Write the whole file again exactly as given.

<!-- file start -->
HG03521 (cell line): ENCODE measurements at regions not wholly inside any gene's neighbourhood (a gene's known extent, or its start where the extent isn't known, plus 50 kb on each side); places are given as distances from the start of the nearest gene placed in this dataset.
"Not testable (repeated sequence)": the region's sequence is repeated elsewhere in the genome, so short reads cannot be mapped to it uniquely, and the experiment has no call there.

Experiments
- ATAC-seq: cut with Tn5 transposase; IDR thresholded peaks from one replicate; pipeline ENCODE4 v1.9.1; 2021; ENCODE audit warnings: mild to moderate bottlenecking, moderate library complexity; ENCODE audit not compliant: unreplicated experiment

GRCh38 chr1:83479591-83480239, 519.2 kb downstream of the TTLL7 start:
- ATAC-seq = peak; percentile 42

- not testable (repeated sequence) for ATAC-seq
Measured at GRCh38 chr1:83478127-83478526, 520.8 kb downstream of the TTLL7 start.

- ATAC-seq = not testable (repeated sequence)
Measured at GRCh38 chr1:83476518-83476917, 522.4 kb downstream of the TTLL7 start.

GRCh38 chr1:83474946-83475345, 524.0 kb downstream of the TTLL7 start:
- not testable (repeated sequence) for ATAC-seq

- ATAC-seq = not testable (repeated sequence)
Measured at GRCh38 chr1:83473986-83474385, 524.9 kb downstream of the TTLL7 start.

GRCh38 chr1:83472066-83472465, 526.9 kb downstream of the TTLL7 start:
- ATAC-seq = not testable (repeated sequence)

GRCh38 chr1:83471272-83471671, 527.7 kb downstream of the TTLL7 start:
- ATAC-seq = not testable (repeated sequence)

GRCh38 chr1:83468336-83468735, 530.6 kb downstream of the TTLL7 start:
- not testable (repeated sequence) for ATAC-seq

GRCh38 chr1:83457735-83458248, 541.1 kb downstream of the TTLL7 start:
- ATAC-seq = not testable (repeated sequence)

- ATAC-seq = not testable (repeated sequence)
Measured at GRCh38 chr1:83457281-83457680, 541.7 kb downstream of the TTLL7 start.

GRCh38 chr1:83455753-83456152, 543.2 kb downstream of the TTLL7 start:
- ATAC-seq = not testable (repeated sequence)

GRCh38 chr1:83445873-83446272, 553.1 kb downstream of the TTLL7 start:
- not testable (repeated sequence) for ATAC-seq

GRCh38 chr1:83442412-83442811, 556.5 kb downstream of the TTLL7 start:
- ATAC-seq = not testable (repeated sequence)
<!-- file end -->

HG03521 (cell line): ENCODE measurements at regions not wholly inside any gene's neighbourhood (a gene's known extent, or its start where the extent isn't known, plus 50 kb on each side); places are given as distances from the start of the nearest gene placed in this dataset.
"Not testable (repeated sequence)": the region's sequence is repeated elsewhere in the genome, so short reads cannot be mapped to it uniquely, and the experiment has no call there.

Experiments
- ATAC-seq: cut with Tn5 transposase; IDR thresholded peaks from one replicate; pipeline ENCODE4 v1.9.1; 2021; ENCODE audit warnings: mild to moderate bottlenecking, moderate library complexity; ENCODE audit not compliant: unreplicated experiment

GRCh38 chr1:83479591-83480239, 519.2 kb downstream of the TTLL7 start:
- ATAC-seq = peak; percentile 42

- not testable (repeated sequence) for ATAC-seq
Measured at GRCh38 chr1:83478127-83478526, 520.8 kb downstream of the TTLL7 start.

- ATAC-seq = not testable (repeated sequence)
Measured at GRCh38 chr1:83476518-83476917, 522.4 kb downstream of the TTLL7 start.

GRCh38 chr1:83474946-83475345, 524.0 kb downstream of the TTLL7 start:
- not testable (repeated sequence) for ATAC-seq

- ATAC-seq = not testable (repeated sequence)
Measured at GRCh38 chr1:83473986-83474385, 524.9 kb downstream of the TTLL7 start.

GRCh38 chr1:83472066-83472465, 526.9 kb downstream of the TTLL7 start:
- ATAC-seq = not testable (repeated sequence)

GRCh38 chr1:83471272-83471671, 527.7 kb downstream of the TTLL7 start:
- ATAC-seq = not testable (repeated sequence)

GRCh38 chr1:83468336-83468735, 530.6 kb downstream of the TTLL7 start:
- not testable (repeated sequence) for ATAC-seq

GRCh38 chr1:83457735-83458248, 541.1 kb downstream of the TTLL7 start:
- ATAC-seq = not testable (repeated sequence)

- ATAC-seq = not testable (repeated sequence)
Measured at GRCh38 chr1:83457281-83457680, 541.7 kb downstream of the TTLL7 start.

GRCh38 chr1:83455753-83456152, 543.2 kb downstream of the TTLL7 start:
- ATAC-seq = not testable (repeated sequence)

GRCh38 chr1:83445873-83446272, 553.1 kb downstream of the TTLL7 start:
- not testable (repeated sequence) for ATAC-seq

GRCh38 chr1:83442412-83442811, 556.5 kb downstream of the TTLL7 start:
- ATAC-seq = not testable (repeated sequence)